There’s nothing in the UCMJ that says service members can’t engage in consensual sex or enjoy alcohol responsibly. But UCMJ violations often appear when a lot of alcohol is mixed with a lot of sex. The extreme consumption of booze is often tied to charges of sexual assault in the military. As a result, it is common for service members to face Article 120 charges under the UCMJ for sexual assault, even when the alleged sexual assault victim does not remember consenting to sex or engaging in any sexual activity at all. The alleged victim’s lack of memory leads to an Article 120 charge and the alleged-person-who-did-the-assaulting’s lack of memory moves the charge forward with nothing to disprove a sexual assault occurred in the first place. No bender, no matter how epic, is worth this risk.

4. Sex with someone who’s underage

(Image: Buzzfeed.com)

The last thing you want is a visit from “To Catch a Predator’s” Chris Hansen. If you are caught having sex with a minor, you’ll receive much worse than that under the UCMJ. And don’t count on the fact that you “didn’t know he/she was only 16” saving you from the wrath of military prosecutors. It doesn’t matter if the minor consented to sex or if you did or did not know the minor was underage at the time of sex, you will be charged with aggravated sexual assault of a child under the UCMJ anyway. This offense is punishable by up to 20 years of confinement. The cliff note summary here is if he or she looks to be under 18, don’t get involved with him or her. It isn’t worth the punishment or the end of your military career.

5. Sexting using a government phone

(Photo: vwalways.com)

The next time you feel the need to snap and send a pic of your unmentionables, I recommend thinking twice, especially if you are about to do so with a phone issued to you by Uncle Sam. If you engage in sexting on a government-issued phone, you could be slapped with the charge of failure to obey a lawful general regulation, which violates Article 92 of the UCMJ. You may also be unaware of the real age of the person you are sexting, and sexting a minor could get you charged with online sexual exploitation of a minor, indecent language or exposure, or possibly manufacturing and/or distributing child pornography. These charges all violate Article 134 of the UCMJ or any applicable federal statute. You should also keep in mind that it is very common for text messages to be used as evidence by military prosecutors to help prove adultery and fraternization.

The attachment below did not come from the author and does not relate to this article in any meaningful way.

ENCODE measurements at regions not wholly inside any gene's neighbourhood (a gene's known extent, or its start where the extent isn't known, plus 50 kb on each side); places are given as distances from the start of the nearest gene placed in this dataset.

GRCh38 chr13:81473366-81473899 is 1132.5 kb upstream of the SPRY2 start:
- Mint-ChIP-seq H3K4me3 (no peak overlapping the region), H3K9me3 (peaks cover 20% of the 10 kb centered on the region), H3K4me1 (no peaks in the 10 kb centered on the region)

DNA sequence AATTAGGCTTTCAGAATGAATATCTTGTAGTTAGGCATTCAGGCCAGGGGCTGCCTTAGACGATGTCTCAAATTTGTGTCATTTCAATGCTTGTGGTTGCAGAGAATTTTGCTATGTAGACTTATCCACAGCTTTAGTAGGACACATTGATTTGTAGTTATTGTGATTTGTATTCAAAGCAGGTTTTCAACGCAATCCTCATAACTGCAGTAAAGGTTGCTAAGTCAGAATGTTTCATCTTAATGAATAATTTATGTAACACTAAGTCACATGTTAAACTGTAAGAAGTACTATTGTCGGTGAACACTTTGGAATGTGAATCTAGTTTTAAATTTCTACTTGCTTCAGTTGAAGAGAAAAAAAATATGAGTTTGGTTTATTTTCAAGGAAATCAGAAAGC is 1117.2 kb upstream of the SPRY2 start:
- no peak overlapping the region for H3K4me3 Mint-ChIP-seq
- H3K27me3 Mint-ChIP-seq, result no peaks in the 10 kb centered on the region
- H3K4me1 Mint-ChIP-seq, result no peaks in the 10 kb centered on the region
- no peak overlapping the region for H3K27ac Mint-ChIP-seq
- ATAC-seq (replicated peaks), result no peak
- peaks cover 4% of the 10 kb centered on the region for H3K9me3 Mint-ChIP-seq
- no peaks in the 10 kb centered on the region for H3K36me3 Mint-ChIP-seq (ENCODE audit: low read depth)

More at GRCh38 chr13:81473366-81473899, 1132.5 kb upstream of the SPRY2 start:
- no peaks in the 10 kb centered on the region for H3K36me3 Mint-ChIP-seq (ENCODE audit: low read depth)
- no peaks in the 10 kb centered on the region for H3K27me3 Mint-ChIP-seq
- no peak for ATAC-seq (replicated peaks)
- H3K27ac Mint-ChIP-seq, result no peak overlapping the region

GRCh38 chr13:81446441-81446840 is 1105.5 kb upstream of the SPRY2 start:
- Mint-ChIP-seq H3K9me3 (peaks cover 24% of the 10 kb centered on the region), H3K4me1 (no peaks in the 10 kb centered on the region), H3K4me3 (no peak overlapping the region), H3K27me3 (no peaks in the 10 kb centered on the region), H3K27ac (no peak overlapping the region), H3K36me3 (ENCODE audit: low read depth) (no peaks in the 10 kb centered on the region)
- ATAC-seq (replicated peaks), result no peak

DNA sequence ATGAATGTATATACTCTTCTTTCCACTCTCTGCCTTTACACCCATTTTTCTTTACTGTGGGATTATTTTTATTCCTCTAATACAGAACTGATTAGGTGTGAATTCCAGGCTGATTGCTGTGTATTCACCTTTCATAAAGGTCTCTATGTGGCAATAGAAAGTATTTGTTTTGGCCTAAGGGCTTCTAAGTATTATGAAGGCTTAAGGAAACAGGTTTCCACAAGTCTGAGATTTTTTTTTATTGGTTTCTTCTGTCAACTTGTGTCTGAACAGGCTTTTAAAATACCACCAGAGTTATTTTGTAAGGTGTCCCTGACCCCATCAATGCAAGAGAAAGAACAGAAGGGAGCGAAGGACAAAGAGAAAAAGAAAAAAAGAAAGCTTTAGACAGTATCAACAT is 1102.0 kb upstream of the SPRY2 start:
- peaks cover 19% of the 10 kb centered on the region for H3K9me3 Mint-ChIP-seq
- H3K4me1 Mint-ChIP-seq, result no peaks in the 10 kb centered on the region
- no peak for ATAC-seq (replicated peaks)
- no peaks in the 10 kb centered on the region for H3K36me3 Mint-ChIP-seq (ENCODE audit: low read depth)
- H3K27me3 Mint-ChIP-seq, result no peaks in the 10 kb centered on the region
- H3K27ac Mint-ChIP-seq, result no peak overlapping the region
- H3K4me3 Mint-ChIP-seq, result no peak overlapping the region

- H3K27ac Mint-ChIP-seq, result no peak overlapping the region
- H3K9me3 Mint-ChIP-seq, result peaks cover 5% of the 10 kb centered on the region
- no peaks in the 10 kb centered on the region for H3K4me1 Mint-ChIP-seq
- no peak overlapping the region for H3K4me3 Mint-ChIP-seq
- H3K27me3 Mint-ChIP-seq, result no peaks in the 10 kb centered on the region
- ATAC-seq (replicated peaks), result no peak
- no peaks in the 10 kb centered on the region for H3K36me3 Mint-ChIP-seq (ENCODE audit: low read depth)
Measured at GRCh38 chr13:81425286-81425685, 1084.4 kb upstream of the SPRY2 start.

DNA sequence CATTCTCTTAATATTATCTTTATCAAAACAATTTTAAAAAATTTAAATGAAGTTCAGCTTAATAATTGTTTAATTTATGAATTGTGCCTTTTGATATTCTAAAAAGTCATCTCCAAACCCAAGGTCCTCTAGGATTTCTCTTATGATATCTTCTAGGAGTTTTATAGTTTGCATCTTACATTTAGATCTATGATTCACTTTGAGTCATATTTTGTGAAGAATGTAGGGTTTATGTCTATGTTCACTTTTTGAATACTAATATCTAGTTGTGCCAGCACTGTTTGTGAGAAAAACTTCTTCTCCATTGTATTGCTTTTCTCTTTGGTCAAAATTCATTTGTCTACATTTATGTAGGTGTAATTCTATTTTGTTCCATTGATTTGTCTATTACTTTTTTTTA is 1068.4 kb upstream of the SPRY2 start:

6. Playing fast and loose with marital status

(Photo: psychologytoday.com)

Military swingers beware: Your wife or husband’s thumbs up for you to sleep with other men or women will not save you from a conviction under the UCMJ. Your conviction could stem from a charge of adultery in violation of Article 134 of the UCMJ. Adultery, an offense unique to the military that non-military members do not have to worry about (just ask Tiger Woods or Arnold), occurs when a service member has sex with someone who is not his or her spouse or who is married to someone else. Take note that this offense is triggered by both consensual and non-consensual sex.

7. Solving an argument with a fist

The military promotes confrontation. It is one of the reasons we love serving. But the military also requires good order and discipline and so confrontation and aggression are only allowed under specific circumstances, such as during drills, patrols, and obviously when deployed. Violent confrontation is not allowed by the military whenever and wherever. For instance, if two service members have an argument and agree to a fist fight to settle the disagreement, this is illegal under the UCMJ. If you take this approach to solving your disagreements while enlisted, you’ll likely find yourself charged with assault by battery in violation of Article 128 of the UCMJ.

8. Failure to be not fat

A negative fitness assessment (FA) or physical training (PT) test failure can have a disastrous impact on your military career. Depending on your status and whether any other poor fitness assessments are already in your records, just one or more failures can cause you to be kicked out of the military. If you feel your FA or PT failure was due to an error, you could challenge it up your chain of command. If you have already tried that or have already been kicked out of the military, you could go to your branch’s Board for Correction of Military or Naval Records (BCMR or BCNR) and request that the error be removed or corrected.